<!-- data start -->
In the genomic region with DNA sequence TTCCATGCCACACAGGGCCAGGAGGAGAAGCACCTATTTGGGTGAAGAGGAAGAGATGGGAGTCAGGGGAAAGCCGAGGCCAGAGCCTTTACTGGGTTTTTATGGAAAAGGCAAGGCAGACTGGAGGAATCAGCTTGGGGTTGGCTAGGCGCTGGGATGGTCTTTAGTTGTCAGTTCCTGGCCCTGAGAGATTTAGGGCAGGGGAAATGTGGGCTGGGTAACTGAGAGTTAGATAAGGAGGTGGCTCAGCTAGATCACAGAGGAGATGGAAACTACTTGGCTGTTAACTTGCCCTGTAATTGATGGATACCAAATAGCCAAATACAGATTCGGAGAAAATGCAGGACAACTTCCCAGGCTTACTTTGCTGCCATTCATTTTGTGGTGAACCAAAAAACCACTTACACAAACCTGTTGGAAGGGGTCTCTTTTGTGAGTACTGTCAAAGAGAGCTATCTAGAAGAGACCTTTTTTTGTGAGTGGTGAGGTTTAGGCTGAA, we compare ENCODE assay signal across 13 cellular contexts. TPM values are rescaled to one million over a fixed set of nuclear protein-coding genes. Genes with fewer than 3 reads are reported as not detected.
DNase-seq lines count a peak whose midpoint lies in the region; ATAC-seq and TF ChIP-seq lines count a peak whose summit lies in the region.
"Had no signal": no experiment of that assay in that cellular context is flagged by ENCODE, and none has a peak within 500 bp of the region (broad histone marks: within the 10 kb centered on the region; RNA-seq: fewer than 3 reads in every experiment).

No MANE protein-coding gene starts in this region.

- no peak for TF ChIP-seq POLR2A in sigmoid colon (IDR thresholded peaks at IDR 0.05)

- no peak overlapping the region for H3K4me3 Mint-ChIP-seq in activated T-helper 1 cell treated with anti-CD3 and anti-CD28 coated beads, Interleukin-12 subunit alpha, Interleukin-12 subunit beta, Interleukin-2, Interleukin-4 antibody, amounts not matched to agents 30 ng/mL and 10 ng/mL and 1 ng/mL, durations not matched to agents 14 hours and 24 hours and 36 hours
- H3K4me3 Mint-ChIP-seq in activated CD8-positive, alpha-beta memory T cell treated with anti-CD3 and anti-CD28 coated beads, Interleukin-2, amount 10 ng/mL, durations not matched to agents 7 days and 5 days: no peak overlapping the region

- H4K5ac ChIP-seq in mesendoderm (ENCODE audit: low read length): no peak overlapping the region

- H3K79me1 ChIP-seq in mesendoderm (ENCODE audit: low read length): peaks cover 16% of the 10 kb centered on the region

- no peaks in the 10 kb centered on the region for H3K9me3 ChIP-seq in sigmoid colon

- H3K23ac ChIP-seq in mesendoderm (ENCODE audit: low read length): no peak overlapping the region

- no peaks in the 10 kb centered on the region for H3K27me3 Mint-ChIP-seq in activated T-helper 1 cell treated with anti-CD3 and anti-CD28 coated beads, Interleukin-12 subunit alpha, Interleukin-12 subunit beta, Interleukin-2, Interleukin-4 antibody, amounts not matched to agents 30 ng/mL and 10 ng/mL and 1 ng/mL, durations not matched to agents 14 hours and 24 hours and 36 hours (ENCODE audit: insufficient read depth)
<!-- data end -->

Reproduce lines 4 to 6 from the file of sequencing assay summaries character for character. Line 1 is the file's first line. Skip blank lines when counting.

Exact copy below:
No MANE protein-coding gene starts in this region.

- no peak for TF ChIP-seq POLR2A in sigmoid colon (IDR thresholded peaks at IDR 0.05)

- no peak overlapping the region for H3K4me3 Mint-ChIP-seq in activated T-helper 1 cell treated with anti-CD3 and anti-CD28 coated beads, Interleukin-12 subunit alpha, Interleukin-12 subunit beta, Interleukin-2, Interleukin-4 antibody, amounts not matched to agents 30 ng/mL and 10 ng/mL and 1 ng/mL, durations not matched to agents 14 hours and 24 hours and 36 hours